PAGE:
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# Stretching and folding sustain microscale chemical gradients in porous media

Edited by Andrea Rinaldo, École Polytechnique Fédérale de Lausanne, Lausanne, Switzerland, and approved April 21, 2020 (received for review February 20, 2020)

## Significance

Porous media flows are central to environmental, industrial, and biological systems, where they transport molecules, particles, and microorganisms and trigger important biogeochemical reactions. There is increasing evidence that many of these processes are highly sensitive to chemical gradients below the pore-scale. However, it is unknown how porous architectures control microscale concentration heterogeneities. Here, we provide high-resolution experimental images that fully resolve three-dimensional pore-scale mixing dynamics. We show that grain contacts control the folding of fluid elements in the pore space, which, in addition to fluid stretching at stagnation points, leads to the exponential enhancement of microscale concentration gradients. We use these insights to derive a kinematic model linking mixing rates to pore geometry, opening perspectives for reactive transport modeling.

## Abstract

Fluid flow in porous media drives the transport, mixing, and reaction of molecules, particles, and microorganisms across a wide spectrum of natural and industrial processes. Current macroscopic models that average pore-scale fluctuations into an effective dispersion coefficient have shown significant limitations in the prediction of many important chemical and biological processes. Yet, it is unclear how three-dimensional flow in porous structures govern the microscale chemical gradients controlling these processes. Here, we obtain high-resolution experimental images of microscale mixing patterns in three-dimensional porous media and uncover an unexpected and general mixing mechanism that strongly enhances concentration gradients at pore-scale. Our experiments reveal that systematic stretching and folding of fluid elements are produced in the pore space by grain contacts, through a mechanism that leads to efficient microscale chaotic mixing. These insights form the basis for a general kinematic model linking chaotic-mixing rates in the fluid phase to the generic structural properties of granular matter. The model successfully predicts the resulting enhancement of pore-scale chemical gradients, which appear to be orders of magnitude larger than predicted by dispersive approaches. These findings offer perspectives for predicting and controlling the vast diversity of reactive transport processes in natural and synthetic porous materials, beyond the current dispersion paradigm.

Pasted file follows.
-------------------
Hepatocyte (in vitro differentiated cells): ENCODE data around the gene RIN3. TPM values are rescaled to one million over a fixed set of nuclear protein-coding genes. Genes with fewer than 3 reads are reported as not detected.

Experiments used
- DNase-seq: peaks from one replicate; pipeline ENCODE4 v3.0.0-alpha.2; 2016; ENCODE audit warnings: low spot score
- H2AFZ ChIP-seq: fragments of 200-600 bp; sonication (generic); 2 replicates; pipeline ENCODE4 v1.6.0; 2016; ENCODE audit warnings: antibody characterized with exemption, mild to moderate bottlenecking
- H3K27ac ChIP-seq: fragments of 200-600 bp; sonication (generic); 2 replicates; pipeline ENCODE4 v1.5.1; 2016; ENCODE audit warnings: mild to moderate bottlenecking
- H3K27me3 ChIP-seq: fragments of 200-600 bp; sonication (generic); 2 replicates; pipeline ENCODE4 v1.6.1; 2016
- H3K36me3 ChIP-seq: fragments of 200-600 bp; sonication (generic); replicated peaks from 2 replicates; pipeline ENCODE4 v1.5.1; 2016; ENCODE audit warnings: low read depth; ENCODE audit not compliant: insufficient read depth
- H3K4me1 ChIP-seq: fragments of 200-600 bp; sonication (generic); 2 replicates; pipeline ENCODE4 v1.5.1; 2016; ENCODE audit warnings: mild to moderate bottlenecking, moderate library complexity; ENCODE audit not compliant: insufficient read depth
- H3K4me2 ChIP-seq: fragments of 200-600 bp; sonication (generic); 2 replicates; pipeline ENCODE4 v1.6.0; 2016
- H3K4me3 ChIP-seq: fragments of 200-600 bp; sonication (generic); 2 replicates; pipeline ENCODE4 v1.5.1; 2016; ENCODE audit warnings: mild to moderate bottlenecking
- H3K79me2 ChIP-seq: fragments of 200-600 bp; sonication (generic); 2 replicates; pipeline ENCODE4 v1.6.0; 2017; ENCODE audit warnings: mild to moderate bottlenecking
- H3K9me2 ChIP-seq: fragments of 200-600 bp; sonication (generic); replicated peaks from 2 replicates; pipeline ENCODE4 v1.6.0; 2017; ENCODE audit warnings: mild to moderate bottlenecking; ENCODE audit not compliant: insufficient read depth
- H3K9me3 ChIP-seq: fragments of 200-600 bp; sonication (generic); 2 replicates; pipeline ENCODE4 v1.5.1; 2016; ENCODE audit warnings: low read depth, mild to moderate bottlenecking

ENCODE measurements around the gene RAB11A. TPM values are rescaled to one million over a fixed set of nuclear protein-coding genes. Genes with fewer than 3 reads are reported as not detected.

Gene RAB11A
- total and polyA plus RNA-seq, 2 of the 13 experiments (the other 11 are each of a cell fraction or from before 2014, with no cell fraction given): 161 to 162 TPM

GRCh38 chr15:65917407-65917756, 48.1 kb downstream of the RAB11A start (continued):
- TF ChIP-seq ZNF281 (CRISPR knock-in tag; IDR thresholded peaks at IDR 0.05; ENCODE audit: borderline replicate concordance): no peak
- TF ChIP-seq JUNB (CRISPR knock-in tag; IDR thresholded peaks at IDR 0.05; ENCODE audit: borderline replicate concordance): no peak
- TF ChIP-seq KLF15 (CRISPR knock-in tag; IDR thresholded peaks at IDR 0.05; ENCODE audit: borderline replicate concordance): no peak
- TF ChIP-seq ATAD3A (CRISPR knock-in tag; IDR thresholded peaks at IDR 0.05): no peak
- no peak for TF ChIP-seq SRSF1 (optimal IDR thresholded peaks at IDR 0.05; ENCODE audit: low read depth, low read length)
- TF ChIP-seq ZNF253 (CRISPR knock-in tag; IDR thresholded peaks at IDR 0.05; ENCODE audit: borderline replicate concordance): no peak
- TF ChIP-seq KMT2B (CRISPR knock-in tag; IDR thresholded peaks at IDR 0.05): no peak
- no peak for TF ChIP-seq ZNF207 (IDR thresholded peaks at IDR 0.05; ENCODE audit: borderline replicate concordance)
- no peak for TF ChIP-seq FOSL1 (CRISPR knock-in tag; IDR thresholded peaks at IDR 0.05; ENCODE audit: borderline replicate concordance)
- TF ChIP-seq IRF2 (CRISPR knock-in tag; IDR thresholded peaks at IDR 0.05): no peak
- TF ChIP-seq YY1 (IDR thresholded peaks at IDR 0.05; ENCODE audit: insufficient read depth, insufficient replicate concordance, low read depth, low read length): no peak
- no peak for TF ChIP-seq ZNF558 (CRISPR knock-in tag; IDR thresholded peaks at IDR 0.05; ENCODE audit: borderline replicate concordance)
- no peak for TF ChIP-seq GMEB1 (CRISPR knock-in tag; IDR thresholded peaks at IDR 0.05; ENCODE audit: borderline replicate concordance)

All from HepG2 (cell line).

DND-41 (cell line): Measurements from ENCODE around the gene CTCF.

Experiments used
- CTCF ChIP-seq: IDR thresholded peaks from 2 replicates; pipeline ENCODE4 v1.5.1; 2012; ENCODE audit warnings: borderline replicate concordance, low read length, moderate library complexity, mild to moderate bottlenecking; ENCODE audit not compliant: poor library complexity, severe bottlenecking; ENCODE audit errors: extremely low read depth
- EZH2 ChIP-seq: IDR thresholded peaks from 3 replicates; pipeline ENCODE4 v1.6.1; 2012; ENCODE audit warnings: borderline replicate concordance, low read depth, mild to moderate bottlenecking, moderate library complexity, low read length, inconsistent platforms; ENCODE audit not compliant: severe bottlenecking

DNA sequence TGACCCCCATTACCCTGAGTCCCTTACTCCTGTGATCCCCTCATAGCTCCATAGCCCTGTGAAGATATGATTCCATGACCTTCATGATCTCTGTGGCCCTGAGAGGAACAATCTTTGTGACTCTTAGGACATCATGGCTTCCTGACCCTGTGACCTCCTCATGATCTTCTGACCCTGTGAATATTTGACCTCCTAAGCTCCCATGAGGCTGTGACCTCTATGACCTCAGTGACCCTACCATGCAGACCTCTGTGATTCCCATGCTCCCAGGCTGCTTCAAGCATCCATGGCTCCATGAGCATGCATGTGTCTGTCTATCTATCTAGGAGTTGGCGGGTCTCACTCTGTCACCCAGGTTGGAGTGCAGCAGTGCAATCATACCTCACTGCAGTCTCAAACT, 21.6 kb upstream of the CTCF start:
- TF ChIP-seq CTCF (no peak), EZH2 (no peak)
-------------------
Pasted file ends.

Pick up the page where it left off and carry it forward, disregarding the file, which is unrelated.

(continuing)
Fluid mixing in porous media plays a key role in a range of natural and industrial systems (1⇓–3). In these confined environments, mixing enables or limits reactions controlling the degradation of contaminants in the subsurface; the cycles of biogeochemical elements such as nitrogen, iron, and carbon; and the sequestration of

Recent theories (19, 20) have suggested that laminar flow through three-dimensional porous media may possess the basic ingredients for chaotic advection (e.g., the exponential deformation of fluid elements), which would represent a possible mechanism for the enhancement of microscale chemical gradients and the persistence of incomplete mixing at the pore-scale. These chaotic dynamics may have particularly important consequences for microbial processes, a broad range of which are hosted in porous environments (21). Biological processes in turbulent flows have been shown to be deeply altered by chaotic advection, which promotes coexistence of competitive microbial species (22) and affects the chemotactic responses of microorganisms (23). However, whether such chaotic dynamics can spontaneously develop in laminar flows through porous media remains on open question.